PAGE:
Do you have all 8 misconceptions about dysmenorrhea?

Dysmenorrhea is an unspeakable pain for many women…

As a result, some people have become self-taught and have mastered many [correct ideas] about dysmenorrhea. But are these popular [correct ideas] true or false?

First, dysmenorrhea is the same, endure it and pass.

Dysmenorrhea is divided into primary and secondary.

Primary dysmenorrhea refers to dysmenorrhea without organic pathological changes in reproductive organs, accounting for more than 90% of dysmenorrhea.

Secondary dysmenorrhea refers to dysmenorrhea caused by pelvic diseases. Common diseases are endometriosis and adenomyosis. This dysmenorrhea needs treatment.

Second, young girls suffer from dysmenorrhea and will get better when they get married.

Adolescent dysmenorrhea is mostly primary dysmenorrhea. The occurrence of primary dysmenorrhea is mainly related to the increase of prostaglandin content in endometrium during menstruation, and has nothing to do with marriage or sexual life.

Three, give birth to a child, dysmenorrhea is good

Some young women’s dysmenorrhea is primary dysmenorrhea caused by physical reasons. If vaginal delivery is chosen when giving birth, cervical canal will be dilated during delivery, which may improve the problem of poor menstrual blood. In addition, the whole pregnancy process may improve the abnormal position such as excessive flexion of the uterus, so some children will have dysmenorrhea after life.

However, if it is secondary dysmenorrhea, that is, dysmenorrhea is caused by some diseases, giving birth to children will not help, the pain will still be painful. Moreover, some women do not have dysmenorrhea, but childbirth (whether natural delivery or caesarean section) may cause adhesion of cervix or uterine cavity, thus starting dysmenorrhea after giving birth.

Therefore, not all women will have dysmenorrhea after giving birth.

Four, long-term dysmenorrhea will lead to infertility

Not necessarily.

If it is primary dysmenorrhea, it will not affect normal ovulation and pregnancy.

However, the infertility rate of patients with secondary dysmenorrhea is significantly increased. For example, the infertility rate of patients with dysmenorrhea accompanied by endometriosis is as high as 40%.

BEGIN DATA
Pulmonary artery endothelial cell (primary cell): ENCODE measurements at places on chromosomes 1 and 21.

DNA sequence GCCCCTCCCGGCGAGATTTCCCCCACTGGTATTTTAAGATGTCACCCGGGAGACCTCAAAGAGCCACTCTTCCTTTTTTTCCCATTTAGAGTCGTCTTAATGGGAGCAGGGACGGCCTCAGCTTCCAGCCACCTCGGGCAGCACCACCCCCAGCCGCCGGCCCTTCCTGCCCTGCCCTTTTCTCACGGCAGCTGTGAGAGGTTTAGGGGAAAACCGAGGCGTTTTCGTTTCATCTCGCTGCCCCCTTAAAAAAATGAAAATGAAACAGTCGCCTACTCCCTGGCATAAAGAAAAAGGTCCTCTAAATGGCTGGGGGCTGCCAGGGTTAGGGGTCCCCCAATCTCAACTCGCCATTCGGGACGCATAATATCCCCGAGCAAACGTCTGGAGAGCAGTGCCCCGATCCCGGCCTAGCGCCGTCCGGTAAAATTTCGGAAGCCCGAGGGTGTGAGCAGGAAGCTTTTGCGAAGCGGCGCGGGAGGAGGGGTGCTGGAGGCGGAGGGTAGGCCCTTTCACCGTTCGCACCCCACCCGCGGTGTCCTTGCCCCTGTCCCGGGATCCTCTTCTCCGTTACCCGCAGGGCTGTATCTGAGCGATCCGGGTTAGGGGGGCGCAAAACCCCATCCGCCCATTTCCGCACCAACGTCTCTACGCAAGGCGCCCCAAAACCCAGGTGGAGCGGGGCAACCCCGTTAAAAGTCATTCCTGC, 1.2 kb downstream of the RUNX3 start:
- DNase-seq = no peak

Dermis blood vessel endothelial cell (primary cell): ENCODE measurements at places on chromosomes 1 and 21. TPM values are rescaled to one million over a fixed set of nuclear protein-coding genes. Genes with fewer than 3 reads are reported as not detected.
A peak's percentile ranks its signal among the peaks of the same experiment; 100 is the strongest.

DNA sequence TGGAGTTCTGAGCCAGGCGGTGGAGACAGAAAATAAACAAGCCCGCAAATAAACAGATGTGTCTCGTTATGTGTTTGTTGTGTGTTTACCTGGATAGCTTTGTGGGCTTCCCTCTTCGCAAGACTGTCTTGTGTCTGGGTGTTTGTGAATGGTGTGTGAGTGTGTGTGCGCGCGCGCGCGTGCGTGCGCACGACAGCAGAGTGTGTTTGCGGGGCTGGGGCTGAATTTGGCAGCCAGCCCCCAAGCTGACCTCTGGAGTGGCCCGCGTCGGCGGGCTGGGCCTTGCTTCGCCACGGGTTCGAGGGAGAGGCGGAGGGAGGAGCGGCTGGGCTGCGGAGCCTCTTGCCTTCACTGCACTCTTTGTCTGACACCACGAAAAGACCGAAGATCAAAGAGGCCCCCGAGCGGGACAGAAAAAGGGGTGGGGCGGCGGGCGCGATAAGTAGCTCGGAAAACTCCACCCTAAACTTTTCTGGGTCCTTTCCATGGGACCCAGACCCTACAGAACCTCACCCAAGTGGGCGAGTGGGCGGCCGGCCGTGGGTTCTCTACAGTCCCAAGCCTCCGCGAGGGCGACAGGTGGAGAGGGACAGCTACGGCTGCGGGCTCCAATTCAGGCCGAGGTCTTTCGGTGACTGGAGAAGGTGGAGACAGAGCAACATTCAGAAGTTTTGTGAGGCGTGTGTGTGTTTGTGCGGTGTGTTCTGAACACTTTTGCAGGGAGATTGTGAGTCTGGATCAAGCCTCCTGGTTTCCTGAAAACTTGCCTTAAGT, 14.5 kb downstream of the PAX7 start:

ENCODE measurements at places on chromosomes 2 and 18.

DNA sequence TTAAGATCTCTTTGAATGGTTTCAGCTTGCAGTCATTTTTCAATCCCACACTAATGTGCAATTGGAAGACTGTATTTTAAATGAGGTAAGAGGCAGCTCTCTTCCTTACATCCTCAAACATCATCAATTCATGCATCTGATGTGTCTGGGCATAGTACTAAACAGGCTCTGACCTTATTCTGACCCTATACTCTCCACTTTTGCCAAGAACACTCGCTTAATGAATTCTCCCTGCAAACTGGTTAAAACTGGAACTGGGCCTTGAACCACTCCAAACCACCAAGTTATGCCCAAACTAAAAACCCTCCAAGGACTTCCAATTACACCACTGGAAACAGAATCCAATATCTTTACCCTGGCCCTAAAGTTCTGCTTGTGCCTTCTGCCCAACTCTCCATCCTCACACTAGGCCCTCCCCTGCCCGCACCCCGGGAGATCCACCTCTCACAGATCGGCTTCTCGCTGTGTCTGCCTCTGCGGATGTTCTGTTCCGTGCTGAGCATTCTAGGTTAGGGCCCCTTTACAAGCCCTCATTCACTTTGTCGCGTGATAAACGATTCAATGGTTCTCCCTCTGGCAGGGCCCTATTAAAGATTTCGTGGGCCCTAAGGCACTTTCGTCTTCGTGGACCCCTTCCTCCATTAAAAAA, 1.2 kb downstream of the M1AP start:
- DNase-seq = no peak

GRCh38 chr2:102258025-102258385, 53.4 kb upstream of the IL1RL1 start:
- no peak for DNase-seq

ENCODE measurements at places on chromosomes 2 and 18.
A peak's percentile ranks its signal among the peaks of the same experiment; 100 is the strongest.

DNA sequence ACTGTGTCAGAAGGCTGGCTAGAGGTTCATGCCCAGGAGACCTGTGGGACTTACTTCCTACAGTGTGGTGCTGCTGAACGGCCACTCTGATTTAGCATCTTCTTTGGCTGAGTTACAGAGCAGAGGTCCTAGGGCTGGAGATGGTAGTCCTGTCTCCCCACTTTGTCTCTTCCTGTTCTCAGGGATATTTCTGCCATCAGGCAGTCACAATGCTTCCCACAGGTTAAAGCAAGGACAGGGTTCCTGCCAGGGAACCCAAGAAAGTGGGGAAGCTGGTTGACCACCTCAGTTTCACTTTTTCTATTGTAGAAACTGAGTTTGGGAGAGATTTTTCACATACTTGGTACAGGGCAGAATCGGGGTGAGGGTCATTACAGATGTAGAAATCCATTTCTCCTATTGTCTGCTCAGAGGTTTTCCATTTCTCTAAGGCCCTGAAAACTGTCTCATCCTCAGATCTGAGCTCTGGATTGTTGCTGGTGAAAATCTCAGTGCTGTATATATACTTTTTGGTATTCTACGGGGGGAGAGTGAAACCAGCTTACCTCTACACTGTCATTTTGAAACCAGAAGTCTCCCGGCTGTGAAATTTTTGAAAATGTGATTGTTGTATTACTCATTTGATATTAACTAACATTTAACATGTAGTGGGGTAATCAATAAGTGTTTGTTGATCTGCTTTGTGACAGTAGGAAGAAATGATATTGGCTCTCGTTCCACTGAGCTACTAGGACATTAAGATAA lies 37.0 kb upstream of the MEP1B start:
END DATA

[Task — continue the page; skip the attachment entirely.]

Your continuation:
Five, dysmenorrhea can’t take painkillers

Yes. Yes. Yes. Say the important thing three times.

Antipyretic analgesics (such as ibuprofen) can be used to relieve dysmenorrhea.

However, please make sure it is dysmenorrhea before taking painkillers. Otherwise, if it is pain caused by other reasons, it may really cover up the illness and delay treatment. If you have inexplicable stomachache, please go to the hospital for a definite diagnosis first.

Six, drink brown sugar water, hot compress can relieve dysmenorrhea

The raw material of brown sugar is sugar cane. More than 95% of brown sugar is sucrose, and it also contains vitamins and trace elements. It has no other special effect except to supplement energy.

Hot compress has certain vasodilating effect, which may help relieve dysmenorrhea, but the effect is not exact. For persistent dysmenorrhea, hot compress, brown sugar water and other methods cannot be blindly used, and the type of dysmenorrhea should be clarified by going to the hospital.

Seven, dysmenorrhea can’t eat cold drinks

Drinking cold drinks and eating ice cream during dysmenorrhea are not taboo, and no research shows that the so-called [catching cold] will aggravate the symptoms of dysmenorrhea.

In addition, it should be emphasized that these situations also vary from person to person, and some people may feel more uncomfortable after eating cold drinks.

Eight, dysmenorrhea to rest, can’t exercise

Women can exercise during menstruation, but they should choose the right exercise style and intensity.

Moderate exercise can not only relax the mood, but also promote blood circulation, relax muscles, improve pain tolerance and pleasure, and even relieve dysmenorrhea to some extent.

Menstrual exercise should choose the right way, and reduce the intensity of exercise, reduce the exercise time.

Responsible Editor: BruceLi